But today I’ll get to cross this one off, because I saw an announcement that this week Moloken are embarking on a tour across Europe (including their first-ever performances in France and the UK, plus an appearance at Roadburn) alongside Cult of Luna, who happen to come from the same city, Umeå — in the northern part of the country, situated on the Gulf of Bothnia between Sweden and Finland, and just slightly below the Arctic Circle. In light of this news, I’ve decided to write about the album All is Left to See to let you folks know you should check it out!
In the press announcement for the joint European tour, Cult of Luna frontman Johannes Persson said, “It is not easy to be in a band that comes from a small town in the north of Sweden. The physical distance forces you to do the 8+ hour drive to Stockholm (a drive we’ve done more times than I can count) before you can do anything. The distance to everything relevant is a disadvantage for a band with the ambition to grow. Moloken is one of these bands that needs to get more recognition. They are hailing from our hometown of Umeå and it feels great to be able to present them to our audience in Europe. So for the love of Odin, don’t miss them.”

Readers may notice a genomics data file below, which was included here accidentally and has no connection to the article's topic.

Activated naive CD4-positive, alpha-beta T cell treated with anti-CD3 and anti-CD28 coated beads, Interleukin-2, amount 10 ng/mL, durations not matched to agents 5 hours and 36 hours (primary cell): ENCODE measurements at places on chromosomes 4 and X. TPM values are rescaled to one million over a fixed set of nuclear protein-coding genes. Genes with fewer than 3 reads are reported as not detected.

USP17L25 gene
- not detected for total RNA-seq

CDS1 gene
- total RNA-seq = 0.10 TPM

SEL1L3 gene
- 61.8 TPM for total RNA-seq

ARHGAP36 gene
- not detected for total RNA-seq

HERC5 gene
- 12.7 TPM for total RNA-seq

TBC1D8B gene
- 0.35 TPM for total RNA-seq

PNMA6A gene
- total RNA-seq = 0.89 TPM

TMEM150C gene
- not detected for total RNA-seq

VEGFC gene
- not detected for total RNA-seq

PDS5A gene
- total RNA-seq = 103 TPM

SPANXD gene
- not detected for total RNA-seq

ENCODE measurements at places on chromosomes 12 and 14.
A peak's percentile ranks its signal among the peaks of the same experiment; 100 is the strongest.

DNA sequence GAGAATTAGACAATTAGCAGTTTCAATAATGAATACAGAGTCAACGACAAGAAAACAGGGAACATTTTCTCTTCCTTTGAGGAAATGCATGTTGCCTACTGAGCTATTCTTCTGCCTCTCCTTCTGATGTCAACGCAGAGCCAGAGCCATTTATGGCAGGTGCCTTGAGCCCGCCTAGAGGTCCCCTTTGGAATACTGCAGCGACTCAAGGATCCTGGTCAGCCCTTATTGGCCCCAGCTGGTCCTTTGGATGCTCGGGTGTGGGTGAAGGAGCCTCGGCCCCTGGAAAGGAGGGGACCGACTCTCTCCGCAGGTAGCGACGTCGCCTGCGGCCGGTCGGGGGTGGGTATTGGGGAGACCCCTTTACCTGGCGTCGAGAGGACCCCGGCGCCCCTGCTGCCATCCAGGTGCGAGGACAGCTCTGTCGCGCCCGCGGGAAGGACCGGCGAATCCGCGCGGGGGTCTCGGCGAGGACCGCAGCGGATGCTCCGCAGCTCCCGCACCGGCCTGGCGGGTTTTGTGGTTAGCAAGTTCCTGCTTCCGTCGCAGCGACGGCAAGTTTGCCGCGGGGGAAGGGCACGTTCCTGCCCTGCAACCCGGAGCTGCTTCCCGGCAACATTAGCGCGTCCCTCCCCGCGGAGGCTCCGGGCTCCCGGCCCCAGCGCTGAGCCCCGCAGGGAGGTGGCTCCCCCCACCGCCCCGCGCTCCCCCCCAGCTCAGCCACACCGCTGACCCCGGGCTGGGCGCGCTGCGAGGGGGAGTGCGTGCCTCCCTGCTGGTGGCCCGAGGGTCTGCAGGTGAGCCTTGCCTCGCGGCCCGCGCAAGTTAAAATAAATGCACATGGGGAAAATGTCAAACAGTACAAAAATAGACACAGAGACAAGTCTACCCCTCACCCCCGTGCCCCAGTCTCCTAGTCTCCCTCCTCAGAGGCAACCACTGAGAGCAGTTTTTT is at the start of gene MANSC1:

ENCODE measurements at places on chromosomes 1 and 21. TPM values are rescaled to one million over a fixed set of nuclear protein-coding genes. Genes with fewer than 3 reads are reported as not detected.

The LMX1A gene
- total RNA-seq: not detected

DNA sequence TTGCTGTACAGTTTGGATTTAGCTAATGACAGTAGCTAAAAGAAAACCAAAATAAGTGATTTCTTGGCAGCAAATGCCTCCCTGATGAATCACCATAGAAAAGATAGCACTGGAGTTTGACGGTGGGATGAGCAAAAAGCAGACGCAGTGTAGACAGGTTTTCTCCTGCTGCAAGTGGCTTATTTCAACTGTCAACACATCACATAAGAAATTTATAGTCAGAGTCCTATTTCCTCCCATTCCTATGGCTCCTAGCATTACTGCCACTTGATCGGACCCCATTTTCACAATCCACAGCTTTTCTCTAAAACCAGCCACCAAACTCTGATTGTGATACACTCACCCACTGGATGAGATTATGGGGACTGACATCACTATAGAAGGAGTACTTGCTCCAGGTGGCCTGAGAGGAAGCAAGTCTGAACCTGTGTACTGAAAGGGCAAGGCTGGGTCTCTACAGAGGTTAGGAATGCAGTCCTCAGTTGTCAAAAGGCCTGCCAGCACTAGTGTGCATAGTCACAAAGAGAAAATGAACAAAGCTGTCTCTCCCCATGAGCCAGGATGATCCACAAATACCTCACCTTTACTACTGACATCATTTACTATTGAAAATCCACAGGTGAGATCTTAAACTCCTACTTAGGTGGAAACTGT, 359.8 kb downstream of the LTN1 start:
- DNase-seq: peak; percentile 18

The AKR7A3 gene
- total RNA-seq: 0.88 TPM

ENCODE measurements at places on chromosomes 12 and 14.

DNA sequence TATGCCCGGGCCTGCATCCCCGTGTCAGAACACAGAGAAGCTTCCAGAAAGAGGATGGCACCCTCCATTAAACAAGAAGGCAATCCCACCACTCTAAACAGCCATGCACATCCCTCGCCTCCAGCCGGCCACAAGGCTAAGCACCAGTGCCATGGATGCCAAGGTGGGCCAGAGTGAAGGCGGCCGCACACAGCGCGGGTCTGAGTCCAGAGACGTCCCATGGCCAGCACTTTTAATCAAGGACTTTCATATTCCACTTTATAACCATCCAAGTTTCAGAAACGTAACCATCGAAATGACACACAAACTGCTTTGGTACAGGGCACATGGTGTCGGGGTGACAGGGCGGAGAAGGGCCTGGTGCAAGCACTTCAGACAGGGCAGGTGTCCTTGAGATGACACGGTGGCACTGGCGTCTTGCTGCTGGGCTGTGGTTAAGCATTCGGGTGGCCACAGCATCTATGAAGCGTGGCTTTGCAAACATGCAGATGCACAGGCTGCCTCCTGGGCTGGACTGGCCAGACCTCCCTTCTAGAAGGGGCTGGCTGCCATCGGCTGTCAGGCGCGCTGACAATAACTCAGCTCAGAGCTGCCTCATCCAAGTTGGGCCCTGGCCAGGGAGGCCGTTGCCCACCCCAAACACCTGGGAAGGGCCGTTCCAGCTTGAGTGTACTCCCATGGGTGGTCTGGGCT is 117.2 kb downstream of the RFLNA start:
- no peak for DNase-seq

Sounds like good advice to me. The full list of scheduled dates (most with both bands, but there are a few extras with just Moloken) will be in the comments section after you’re finished reading here …
Intronaut – Habitual Levitations (Instilling Words with Tones) (Century Media Records, 19 March 2013)
Hello there! “TFIF” and all that stuff. I wanted to get one more thing written and shared with you before the weekend, and in deciding what to talk to you about, I was feeling kind of reflective: looking both forward and back. Forward, because (as I mentioned yesterday) this year seems to be slipping by at an alarming rate. Before we know it, it’ll be time for year-end summaries and lists already! There are a few new records that’ve either just come out (or will be soon) that I’m sure will rank pretty high, as well as some from earlier this year I’ve listened to a whole bunch but maybe just haven’t had the chance to review yet. I’m going to want to get moving on posting something about all of those, lest I find myself in a situation like I did at the end of 2013 (where I put together a list of my favorite 26 releases of the year, 25 of which I hadn’t yet written about!) … which, of course, is what also has me thinking backwards. Almost nine months later, I’m still not quite halfway through reviewing last year’s list yet!